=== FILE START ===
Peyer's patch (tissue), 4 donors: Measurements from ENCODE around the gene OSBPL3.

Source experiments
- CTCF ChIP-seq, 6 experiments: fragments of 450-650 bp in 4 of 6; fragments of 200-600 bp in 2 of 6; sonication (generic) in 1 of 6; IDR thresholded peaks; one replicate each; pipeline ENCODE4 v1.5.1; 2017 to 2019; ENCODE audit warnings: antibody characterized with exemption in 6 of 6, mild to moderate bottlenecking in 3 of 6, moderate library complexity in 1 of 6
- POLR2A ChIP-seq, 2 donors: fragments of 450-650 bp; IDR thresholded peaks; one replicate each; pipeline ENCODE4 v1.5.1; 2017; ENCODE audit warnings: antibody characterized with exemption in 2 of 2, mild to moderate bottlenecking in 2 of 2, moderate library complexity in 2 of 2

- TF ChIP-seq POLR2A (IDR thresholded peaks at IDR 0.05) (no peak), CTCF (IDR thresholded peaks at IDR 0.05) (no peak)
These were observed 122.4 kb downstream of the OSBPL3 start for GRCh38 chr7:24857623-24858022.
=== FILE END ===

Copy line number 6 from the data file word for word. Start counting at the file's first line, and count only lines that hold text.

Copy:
These were observed 122.4 kb downstream of the OSBPL3 start for GRCh38 chr7:24857623-24858022.